National Radio Astronomy Observatory
520 Edgemont Road
Charlottesville, VA 22903


Rebecca Johnson, NRAO Public Information Officer
Charlottesville, VA
(804) 296-0323

Dave Finley, NRAO Public Information Officer
Socorro, NM
(505) 835-7302

Richard West, ESO Public Information Officer
Garching, Germany
+49 89 32006276

The U.S. and European partners in the Atacama Large Millimeter Array
(ALMA) project have awarded contracts to U.S. and Italian firms,
respectively, for two prototype antennas. ALMA is a planned telescope
array, expected to consist of 64 millimeter-wave antennas with 12-meter
diameter dishes. The array will be built at a high-altitude, extremely
dry mountain site in Chile’s Atacama desert, and is scheduled to be
completed sometime in this decade.

On February 22, 2000, Associated Universities Inc. (AUI) signed an
approximately $6.2 million contract with Vertex Antenna Systems, of
Santa Clara, Calif., for construction of one prototype ALMA antenna.
AUI operates the U.S. National Radio Astronomy Observatory (NRAO) for
the National Science Foundation under a cooperative agreement. The
European partners contracted with the consortium of European Industrial
Engineering and Costamasnaga, of Mestre, Italy, on February 21, 2000,
for the production of another prototype. (Mestre is located on the
inland side of Venice.) The two antennas must meet identical
specifications, but will inherently be of different designs. This will
ensure that the best possible technologies are incorporated into the
final production antennas. Only one of the designs will be selected for
final production.

Several technical challenges must be met for the antennas to perform to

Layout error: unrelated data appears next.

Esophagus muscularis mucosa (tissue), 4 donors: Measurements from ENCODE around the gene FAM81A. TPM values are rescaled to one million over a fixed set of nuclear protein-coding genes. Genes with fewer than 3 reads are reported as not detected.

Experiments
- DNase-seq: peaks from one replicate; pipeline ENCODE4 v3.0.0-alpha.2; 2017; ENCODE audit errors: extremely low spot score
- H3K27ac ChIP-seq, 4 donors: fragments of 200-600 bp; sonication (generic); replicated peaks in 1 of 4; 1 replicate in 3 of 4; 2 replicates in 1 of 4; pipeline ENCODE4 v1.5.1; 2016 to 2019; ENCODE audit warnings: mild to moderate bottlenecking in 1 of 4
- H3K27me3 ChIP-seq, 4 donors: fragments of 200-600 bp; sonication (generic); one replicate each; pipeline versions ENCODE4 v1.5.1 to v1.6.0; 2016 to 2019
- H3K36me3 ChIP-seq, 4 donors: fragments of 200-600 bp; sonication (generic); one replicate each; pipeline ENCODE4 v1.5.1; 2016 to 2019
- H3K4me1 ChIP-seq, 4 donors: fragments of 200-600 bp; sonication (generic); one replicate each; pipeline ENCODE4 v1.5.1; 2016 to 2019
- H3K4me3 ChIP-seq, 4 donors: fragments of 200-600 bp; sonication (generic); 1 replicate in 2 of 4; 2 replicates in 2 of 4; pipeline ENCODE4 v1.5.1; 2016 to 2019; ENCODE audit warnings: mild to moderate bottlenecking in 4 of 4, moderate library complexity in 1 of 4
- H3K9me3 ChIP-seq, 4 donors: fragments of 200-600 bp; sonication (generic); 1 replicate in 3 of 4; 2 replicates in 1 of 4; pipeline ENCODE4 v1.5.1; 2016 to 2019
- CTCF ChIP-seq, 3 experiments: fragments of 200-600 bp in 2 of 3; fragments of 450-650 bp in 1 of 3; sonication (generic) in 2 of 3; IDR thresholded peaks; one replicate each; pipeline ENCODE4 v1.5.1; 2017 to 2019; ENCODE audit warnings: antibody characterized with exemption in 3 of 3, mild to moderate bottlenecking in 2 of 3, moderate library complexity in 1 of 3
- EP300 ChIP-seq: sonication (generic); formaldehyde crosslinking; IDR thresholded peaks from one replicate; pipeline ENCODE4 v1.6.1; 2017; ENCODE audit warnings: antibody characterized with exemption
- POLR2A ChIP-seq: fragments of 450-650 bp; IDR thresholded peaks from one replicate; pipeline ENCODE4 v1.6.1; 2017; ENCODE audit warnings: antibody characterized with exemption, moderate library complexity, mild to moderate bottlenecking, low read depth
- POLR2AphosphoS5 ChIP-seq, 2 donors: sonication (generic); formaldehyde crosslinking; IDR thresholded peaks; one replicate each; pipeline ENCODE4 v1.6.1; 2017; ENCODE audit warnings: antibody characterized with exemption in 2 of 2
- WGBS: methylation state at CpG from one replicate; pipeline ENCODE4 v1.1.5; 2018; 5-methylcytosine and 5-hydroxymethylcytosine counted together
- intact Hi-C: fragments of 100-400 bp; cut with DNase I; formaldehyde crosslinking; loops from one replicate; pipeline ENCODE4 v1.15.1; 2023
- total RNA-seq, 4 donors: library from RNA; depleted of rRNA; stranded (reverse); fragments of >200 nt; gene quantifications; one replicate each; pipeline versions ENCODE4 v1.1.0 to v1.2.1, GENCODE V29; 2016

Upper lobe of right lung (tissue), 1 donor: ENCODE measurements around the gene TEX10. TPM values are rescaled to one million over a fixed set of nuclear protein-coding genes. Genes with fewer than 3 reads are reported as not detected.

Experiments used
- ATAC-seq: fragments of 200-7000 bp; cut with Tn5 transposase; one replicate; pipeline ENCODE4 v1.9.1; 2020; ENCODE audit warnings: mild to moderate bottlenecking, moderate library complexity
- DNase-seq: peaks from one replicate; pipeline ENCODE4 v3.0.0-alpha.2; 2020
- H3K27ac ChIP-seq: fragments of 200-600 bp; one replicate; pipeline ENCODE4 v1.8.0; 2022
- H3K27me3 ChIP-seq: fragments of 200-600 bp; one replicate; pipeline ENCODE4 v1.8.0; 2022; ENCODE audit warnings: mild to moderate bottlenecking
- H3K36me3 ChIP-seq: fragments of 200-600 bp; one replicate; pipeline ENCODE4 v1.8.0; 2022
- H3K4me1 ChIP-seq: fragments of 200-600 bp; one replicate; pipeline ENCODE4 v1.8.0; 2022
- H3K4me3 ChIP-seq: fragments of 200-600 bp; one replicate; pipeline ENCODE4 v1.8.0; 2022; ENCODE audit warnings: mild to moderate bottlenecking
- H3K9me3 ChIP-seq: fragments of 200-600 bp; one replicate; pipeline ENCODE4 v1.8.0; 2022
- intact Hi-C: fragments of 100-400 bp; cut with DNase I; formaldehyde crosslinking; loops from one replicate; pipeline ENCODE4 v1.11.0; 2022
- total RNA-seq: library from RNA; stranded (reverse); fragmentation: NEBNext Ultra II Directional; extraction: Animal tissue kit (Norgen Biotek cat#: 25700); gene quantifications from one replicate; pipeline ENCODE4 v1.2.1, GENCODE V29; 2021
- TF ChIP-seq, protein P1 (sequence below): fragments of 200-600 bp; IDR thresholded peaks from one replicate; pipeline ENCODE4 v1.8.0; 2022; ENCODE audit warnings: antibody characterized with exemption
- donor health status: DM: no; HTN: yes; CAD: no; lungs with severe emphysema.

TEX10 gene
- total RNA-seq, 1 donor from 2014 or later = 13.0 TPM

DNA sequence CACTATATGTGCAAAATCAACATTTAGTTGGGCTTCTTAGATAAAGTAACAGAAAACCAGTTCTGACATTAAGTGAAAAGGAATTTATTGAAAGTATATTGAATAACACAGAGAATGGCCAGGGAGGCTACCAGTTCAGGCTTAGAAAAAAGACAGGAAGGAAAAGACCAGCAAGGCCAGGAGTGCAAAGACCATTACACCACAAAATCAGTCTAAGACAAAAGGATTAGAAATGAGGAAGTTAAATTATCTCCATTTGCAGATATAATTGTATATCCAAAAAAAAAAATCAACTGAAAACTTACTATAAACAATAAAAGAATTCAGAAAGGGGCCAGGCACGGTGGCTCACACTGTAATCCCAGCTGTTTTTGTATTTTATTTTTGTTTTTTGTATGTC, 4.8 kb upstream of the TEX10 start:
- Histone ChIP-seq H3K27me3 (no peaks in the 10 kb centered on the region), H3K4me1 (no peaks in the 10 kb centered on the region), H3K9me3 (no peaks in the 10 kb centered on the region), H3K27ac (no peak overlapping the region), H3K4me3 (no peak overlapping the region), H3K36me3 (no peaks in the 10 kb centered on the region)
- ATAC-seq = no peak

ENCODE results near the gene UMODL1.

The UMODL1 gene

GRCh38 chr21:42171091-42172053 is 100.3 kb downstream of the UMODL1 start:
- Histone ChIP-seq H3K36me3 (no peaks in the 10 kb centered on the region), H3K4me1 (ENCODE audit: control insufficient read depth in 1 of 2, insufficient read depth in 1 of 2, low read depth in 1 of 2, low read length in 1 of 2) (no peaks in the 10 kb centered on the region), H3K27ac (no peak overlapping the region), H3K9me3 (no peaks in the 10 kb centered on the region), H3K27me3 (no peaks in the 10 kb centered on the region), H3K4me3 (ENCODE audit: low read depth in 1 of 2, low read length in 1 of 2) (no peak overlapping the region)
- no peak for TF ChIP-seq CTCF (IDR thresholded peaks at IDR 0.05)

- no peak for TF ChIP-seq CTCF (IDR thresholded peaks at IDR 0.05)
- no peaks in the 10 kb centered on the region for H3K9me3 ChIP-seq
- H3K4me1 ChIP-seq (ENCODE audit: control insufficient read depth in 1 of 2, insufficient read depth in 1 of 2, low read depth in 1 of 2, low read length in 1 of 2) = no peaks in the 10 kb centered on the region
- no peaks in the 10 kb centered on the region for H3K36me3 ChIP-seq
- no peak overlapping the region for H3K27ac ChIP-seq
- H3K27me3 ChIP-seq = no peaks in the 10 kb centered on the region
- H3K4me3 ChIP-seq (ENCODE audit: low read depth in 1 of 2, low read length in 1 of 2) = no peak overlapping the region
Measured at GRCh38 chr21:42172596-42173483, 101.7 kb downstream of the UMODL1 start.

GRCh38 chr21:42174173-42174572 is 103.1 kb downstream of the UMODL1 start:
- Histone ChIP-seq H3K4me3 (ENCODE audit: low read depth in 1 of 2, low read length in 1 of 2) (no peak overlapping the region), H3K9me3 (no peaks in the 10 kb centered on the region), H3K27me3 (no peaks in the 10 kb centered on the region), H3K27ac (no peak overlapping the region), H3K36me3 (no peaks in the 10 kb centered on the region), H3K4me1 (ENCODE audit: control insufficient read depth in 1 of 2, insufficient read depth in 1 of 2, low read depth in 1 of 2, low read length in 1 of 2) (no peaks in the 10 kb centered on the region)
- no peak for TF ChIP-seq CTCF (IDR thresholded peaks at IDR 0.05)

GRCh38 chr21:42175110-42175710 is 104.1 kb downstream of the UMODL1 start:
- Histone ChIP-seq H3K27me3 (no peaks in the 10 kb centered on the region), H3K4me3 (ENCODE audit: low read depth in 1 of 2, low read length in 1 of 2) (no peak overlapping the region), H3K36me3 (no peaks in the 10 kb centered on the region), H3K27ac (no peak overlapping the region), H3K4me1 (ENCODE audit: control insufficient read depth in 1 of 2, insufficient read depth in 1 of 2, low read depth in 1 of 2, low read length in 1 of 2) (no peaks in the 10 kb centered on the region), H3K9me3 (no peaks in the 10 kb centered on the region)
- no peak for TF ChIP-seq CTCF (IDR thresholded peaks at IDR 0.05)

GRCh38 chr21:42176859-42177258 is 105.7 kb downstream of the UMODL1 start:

ALMA specifications. Each antenna must have extremely high surface
accuracy (25 micrometers, or one-third the diameter of a human hair,
over the entire 12-meter diameter). This means that, when completed, the
surface accuracy of the ALMA dishes will be 20 times greater than that
of the Very Large Array (VLA) antennas, and about 50 times greater than
dish antennas for communications or radar. The ALMA antennas must also
have extremely high pointing accuracy (0.6 arcseconds).

An additional challenge is that the antennas, when installed at the ALMA
site in Chile, will be exposed to the ravages of weather at 16,500 feet
(5000 meters) elevation. All previous millimeter-wavelength antennas
that meet such exacting specifications for surface accuracy and pointing
accuracy have been housed within telescope enclosures.

The U.S. and European prototype antennas will be delivered to the NRAO VLA
site, near Socorro, New Mexico, in October and November of 2001,
respectively. Preparations for ALMA prototype testing are already underway
at the VLA site. Three pads are being constructed for the antennas to rest
on. An ALMA control room within the VLA control building is being
established. About ten full-time ALMA staff will be involved in the
testing. Additionally, ALMA project members from around the U.S. and the
world will visit the VLA site to participate in the test program. The two
prototype antennas will first be tested separately. Following that, the two
will be linked together and tested as an interferometer.

Millimeter-wave astronomy is the study of the universe in the spectral
region between what is traditionally considered radio waves and infrared
radiation. In this realm, ALMA will study the structure of the early
universe and the evolution of galaxies; gather crucial data on the
formation of stars, protoplanetary disks, and planets; and provide new
insights on the familiar objects of our own solar system.

ALMA is an international partnership between the United States (National
Science Foundation) and Europe. European participants include the member
states of the European Southern Observatory (Belgium, Denmark, France,
Germany, Italy, the Netherlands, Sweden and Switzerland), the Centre
National de la Recherche Scientifique (France), the Max-Planck
Gesellschaft (Germany), the Netherlands Foundation for Research in
Astronomy, the United Kingdom Particle Physics and Astronomy
Research Council, the Oficina de Ciencia Y Tecnologia/Instituto Geografico
Nacional OCYT/IGN (Spain), and the Swedish Natural Science Research Council

The project is currently in a Design and Development phase governed by a
Memorandum of Understanding between the United States and Europe. It is
hoped and expected that Japan will also join the project as a third
equal partner. Negotiations are currently underway to add Canada to the
United States team and Spain to the European team.

The National Radio Astronomy Observatory is a facility of the National
Science Foundation, operated under cooperative agreement by
Associated Universities, Inc.